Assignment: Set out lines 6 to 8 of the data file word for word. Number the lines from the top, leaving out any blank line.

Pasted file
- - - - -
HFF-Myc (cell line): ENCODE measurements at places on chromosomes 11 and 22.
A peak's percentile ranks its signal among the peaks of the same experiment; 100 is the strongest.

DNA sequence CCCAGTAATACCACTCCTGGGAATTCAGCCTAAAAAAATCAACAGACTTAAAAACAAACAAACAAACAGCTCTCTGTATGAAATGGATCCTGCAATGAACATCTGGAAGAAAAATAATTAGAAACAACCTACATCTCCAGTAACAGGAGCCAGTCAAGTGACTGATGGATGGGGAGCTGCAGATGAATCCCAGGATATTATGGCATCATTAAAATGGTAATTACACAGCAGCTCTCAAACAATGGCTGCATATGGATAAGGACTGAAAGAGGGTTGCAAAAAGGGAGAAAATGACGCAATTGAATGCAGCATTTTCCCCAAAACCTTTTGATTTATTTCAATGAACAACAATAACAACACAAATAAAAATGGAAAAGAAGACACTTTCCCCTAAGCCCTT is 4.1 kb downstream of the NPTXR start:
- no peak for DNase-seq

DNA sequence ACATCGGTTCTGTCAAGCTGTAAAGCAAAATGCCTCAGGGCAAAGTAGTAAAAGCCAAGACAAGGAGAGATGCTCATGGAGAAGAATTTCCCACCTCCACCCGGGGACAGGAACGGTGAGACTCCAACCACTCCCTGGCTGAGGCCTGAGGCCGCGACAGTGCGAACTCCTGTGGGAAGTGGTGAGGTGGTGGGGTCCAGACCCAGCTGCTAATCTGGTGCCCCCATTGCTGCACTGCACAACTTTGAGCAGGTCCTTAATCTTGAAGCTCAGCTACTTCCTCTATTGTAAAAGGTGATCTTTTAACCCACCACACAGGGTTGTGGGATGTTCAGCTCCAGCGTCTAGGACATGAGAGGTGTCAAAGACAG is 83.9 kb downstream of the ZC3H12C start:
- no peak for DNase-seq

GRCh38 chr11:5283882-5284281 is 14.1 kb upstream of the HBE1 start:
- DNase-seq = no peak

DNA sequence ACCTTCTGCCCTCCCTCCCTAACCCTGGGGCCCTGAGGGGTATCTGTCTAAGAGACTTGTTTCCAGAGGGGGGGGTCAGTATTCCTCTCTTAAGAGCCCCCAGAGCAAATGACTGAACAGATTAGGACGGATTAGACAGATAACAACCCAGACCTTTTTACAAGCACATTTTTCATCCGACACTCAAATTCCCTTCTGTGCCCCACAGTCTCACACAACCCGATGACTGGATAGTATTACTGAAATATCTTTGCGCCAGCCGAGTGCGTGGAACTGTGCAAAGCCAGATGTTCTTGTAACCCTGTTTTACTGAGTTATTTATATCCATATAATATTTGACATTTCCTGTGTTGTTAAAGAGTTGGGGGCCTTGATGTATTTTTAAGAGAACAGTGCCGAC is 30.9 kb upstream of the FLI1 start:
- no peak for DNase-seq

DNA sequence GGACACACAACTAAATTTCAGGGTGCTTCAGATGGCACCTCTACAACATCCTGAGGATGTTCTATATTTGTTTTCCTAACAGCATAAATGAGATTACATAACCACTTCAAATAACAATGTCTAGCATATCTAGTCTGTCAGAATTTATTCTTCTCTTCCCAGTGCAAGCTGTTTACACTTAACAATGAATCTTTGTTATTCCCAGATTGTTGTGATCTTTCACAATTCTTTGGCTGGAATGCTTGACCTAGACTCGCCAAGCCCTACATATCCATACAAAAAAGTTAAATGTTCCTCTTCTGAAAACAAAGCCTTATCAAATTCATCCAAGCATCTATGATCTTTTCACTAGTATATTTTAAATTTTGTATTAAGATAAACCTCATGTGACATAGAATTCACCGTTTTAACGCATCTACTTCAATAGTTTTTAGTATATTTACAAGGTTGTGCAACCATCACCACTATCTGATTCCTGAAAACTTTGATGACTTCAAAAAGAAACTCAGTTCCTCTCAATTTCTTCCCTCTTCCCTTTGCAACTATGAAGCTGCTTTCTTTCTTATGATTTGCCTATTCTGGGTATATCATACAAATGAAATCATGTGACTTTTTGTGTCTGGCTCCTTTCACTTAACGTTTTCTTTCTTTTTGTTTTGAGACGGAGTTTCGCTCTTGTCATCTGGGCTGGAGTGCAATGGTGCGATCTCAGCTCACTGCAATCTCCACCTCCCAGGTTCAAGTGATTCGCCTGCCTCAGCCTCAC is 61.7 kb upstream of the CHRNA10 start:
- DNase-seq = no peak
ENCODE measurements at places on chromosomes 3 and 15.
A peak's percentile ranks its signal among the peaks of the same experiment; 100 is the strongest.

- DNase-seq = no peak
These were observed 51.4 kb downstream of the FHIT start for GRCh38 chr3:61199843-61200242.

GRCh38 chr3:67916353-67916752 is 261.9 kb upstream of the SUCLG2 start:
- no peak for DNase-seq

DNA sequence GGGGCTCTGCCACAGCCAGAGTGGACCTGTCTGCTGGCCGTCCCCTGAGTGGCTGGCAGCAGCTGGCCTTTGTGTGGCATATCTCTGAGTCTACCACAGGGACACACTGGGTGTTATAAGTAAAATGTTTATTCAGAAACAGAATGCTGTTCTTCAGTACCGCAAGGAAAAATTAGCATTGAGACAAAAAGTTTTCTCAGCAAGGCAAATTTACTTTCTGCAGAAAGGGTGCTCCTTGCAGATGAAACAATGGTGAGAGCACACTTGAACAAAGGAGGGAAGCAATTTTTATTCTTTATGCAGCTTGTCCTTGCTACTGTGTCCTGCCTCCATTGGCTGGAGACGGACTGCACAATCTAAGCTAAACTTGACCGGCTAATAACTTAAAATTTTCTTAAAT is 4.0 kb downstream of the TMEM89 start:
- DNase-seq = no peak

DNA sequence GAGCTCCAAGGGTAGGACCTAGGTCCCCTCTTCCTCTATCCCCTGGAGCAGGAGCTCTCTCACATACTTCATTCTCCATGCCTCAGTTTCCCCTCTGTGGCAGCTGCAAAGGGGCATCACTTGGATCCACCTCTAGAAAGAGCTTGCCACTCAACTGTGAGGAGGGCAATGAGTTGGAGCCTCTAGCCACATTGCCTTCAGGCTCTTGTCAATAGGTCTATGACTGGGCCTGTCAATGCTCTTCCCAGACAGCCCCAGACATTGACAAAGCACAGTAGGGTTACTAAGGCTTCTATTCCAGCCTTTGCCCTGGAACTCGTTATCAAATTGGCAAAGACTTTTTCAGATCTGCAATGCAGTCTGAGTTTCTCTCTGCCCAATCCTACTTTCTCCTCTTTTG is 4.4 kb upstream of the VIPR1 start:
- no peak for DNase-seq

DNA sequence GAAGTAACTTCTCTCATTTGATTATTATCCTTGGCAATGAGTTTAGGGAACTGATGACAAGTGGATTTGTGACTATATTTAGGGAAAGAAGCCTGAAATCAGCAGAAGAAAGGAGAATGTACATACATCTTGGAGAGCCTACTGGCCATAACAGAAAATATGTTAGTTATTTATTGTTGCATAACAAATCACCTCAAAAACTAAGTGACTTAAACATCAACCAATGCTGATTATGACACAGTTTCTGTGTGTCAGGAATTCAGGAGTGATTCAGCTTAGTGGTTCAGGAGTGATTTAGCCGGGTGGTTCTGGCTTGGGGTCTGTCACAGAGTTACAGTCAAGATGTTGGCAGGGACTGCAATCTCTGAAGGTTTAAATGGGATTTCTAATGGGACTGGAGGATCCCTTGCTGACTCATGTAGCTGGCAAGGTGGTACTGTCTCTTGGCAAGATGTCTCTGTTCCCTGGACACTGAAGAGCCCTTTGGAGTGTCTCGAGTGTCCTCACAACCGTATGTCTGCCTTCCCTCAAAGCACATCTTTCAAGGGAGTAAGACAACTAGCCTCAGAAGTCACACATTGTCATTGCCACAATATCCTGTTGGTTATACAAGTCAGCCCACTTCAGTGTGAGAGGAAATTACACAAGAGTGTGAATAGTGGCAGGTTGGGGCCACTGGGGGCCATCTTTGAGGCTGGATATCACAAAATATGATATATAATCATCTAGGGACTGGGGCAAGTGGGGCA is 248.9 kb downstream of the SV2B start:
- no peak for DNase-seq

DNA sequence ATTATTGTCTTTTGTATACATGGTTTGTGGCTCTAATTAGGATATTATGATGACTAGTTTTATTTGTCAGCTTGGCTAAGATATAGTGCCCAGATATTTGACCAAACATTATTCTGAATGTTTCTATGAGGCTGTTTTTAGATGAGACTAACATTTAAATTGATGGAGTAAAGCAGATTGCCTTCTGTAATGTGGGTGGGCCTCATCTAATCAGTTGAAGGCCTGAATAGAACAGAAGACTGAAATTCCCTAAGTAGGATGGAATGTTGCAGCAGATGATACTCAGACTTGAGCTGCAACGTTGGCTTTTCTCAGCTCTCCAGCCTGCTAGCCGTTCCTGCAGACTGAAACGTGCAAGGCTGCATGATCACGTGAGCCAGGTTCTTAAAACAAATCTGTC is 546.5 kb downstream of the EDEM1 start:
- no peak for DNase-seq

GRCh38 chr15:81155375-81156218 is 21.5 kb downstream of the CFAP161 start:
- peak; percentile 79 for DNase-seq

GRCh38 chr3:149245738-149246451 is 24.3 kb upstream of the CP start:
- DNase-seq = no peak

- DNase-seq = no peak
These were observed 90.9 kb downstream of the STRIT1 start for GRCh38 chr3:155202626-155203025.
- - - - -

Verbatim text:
- no peak for DNase-seq

GRCh38 chr11:5283882-5284281 is 14.1 kb upstream of the HBE1 start:
- DNase-seq = no peak